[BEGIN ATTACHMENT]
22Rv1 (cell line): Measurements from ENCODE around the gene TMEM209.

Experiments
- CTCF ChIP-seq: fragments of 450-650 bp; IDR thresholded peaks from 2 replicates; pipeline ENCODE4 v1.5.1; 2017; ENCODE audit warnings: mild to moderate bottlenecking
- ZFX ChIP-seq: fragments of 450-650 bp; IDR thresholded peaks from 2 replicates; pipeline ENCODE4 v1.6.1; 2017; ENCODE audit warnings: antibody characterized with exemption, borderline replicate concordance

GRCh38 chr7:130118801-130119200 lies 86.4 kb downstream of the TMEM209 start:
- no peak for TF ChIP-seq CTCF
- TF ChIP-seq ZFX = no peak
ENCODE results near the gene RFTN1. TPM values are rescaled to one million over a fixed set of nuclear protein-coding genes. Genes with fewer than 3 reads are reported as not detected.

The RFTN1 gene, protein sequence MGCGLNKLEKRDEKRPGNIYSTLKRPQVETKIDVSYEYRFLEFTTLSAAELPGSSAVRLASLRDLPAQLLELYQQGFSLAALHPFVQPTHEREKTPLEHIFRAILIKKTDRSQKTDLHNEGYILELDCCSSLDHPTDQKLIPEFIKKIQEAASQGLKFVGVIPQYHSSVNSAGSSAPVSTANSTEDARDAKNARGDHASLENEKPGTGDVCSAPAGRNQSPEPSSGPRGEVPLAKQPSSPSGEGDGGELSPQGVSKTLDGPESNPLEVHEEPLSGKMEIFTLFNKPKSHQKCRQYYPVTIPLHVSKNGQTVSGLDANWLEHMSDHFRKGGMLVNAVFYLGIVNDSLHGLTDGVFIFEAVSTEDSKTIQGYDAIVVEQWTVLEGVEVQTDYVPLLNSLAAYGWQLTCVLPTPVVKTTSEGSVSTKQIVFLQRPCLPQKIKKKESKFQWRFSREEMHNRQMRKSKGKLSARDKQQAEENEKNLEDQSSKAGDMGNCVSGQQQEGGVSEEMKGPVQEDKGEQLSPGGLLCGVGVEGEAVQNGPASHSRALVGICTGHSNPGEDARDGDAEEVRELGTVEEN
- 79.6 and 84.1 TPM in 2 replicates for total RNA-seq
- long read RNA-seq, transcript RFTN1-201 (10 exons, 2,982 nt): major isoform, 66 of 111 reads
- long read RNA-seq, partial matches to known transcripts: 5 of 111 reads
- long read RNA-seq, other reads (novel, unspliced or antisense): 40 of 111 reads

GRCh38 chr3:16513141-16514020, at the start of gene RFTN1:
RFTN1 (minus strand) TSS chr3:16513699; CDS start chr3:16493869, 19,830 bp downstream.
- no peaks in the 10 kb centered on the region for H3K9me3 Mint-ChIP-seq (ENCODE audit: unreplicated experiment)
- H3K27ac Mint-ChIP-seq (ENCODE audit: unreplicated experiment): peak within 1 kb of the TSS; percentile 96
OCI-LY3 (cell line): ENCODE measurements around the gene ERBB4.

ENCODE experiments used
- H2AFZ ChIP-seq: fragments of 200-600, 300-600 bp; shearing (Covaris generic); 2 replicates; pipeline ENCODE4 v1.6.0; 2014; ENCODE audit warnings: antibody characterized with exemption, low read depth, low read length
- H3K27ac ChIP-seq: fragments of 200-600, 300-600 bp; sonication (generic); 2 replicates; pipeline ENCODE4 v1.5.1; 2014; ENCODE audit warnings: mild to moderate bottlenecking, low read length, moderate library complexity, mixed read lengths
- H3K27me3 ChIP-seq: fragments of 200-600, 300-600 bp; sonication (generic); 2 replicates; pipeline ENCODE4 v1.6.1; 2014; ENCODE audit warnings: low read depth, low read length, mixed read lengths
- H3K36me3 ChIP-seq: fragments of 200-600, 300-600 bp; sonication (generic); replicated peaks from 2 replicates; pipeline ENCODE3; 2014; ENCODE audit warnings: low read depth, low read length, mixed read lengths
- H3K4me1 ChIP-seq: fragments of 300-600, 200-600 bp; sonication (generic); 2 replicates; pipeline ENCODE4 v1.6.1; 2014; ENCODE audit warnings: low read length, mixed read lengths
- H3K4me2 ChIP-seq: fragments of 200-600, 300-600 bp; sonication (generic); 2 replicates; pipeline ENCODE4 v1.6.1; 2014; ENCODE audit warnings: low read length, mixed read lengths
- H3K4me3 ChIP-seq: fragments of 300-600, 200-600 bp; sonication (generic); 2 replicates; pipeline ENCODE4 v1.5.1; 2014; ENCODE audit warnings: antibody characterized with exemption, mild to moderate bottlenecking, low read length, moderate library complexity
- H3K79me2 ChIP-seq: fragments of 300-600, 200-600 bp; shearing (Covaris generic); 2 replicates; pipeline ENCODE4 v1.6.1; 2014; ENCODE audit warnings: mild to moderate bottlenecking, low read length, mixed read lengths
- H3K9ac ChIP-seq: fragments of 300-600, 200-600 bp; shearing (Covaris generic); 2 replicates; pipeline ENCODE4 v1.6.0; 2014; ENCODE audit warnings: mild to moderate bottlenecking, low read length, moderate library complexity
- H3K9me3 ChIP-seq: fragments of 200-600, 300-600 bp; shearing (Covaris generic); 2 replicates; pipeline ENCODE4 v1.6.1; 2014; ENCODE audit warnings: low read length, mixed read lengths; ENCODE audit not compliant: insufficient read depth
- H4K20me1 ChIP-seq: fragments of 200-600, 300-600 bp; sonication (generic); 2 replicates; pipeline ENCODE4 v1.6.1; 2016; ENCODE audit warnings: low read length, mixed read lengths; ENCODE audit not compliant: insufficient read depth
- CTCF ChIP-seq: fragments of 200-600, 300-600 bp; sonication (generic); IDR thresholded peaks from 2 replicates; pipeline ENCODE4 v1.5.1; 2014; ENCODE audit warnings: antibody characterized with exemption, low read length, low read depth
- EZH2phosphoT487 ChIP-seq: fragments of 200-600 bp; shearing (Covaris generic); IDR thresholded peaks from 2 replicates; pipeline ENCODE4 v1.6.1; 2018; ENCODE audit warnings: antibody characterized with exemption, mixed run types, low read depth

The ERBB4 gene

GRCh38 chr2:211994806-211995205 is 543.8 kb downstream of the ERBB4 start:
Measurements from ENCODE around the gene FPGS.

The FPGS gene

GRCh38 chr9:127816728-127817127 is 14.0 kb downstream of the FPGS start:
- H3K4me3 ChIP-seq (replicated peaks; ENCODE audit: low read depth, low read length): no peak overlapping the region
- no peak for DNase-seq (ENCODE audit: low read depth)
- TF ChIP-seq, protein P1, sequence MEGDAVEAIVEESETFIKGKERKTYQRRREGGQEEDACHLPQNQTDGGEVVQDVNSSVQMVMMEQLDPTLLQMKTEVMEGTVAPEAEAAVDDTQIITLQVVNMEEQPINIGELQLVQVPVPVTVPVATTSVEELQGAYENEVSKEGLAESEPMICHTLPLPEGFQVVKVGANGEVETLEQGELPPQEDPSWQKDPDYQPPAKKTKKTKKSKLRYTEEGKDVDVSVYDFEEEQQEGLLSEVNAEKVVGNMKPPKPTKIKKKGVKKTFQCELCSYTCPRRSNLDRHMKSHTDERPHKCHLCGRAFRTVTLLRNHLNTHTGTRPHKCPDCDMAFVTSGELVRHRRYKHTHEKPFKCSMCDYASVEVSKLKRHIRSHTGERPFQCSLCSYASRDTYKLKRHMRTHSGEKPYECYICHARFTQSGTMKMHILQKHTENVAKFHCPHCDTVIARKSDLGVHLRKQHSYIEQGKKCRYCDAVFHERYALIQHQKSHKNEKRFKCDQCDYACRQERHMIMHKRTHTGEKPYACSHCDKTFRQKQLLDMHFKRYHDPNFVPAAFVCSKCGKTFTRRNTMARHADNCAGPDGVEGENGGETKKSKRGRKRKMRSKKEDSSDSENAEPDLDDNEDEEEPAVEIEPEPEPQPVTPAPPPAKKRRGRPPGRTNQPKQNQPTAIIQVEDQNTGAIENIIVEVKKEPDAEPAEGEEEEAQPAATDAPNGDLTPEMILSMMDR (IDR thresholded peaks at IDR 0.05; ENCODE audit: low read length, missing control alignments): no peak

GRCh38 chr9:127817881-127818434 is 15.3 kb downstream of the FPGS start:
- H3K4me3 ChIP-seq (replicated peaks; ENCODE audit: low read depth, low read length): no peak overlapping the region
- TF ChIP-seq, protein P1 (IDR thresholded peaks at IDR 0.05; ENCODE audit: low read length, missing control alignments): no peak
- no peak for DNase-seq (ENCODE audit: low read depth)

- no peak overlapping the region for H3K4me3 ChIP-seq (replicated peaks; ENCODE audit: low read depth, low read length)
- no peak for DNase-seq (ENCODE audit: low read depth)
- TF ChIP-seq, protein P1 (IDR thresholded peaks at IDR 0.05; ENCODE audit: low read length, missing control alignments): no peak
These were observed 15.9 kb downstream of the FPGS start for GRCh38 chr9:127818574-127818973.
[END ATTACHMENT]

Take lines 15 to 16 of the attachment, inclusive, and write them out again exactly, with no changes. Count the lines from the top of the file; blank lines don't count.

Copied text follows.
RFTN1 (minus strand) TSS chr3:16513699; CDS start chr3:16493869, 19,830 bp downstream.
- no peaks in the 10 kb centered on the region for H3K9me3 Mint-ChIP-seq (ENCODE audit: unreplicated experiment)